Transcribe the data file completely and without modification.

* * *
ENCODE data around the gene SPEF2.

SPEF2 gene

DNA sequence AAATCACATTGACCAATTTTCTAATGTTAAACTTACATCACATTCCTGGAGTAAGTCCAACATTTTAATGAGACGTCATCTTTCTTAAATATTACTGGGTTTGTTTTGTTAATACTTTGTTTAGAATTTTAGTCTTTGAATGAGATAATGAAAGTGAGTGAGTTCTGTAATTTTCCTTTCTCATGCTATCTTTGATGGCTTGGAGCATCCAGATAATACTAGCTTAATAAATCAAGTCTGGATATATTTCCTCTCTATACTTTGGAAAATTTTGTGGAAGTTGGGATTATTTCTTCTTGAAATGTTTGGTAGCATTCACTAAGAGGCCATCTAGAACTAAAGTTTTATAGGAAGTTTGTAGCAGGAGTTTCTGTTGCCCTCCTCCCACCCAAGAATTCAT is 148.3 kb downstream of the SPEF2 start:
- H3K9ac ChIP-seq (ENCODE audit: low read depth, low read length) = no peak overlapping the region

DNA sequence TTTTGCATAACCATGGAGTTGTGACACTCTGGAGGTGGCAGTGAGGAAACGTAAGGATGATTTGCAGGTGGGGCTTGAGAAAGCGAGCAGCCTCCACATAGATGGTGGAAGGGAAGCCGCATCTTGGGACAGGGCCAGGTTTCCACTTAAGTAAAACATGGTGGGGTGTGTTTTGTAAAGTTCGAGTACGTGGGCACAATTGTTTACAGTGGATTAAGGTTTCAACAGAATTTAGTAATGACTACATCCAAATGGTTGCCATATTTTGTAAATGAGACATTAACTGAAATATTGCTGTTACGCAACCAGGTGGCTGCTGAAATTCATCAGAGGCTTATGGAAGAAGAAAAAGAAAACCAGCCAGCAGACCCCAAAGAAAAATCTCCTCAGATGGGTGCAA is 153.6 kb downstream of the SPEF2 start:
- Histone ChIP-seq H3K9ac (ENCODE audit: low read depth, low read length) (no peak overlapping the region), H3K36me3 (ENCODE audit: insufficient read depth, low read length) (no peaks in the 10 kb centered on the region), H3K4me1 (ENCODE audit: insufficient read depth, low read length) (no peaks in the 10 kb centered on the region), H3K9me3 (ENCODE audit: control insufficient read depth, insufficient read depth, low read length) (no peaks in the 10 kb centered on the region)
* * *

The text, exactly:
ENCODE data around the gene SPEF2.

SPEF2 gene

DNA sequence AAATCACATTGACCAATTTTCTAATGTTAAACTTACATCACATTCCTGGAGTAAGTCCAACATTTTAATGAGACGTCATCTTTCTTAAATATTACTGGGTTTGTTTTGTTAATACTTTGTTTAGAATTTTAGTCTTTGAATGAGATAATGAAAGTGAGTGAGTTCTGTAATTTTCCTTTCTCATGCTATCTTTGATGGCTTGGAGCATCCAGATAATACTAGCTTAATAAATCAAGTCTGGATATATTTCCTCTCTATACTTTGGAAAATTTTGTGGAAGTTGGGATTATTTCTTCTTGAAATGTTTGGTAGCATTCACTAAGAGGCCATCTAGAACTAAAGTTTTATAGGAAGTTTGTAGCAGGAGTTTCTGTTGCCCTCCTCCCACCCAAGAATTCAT is 148.3 kb downstream of the SPEF2 start:
- H3K9ac ChIP-seq (ENCODE audit: low read depth, low read length) = no peak overlapping the region

DNA sequence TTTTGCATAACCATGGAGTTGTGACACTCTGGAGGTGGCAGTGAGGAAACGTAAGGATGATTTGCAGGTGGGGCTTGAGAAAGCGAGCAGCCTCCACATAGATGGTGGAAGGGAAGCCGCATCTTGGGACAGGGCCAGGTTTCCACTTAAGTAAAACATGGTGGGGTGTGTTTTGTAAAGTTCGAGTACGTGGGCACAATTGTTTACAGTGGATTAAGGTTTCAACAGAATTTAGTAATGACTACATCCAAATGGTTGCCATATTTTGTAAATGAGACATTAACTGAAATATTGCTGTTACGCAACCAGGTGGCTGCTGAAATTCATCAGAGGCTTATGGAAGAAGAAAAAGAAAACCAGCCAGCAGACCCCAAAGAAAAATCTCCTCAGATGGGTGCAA is 153.6 kb downstream of the SPEF2 start:
- Histone ChIP-seq H3K9ac (ENCODE audit: low read depth, low read length) (no peak overlapping the region), H3K36me3 (ENCODE audit: insufficient read depth, low read length) (no peaks in the 10 kb centered on the region), H3K4me1 (ENCODE audit: insufficient read depth, low read length) (no peaks in the 10 kb centered on the region), H3K9me3 (ENCODE audit: control insufficient read depth, insufficient read depth, low read length) (no peaks in the 10 kb centered on the region)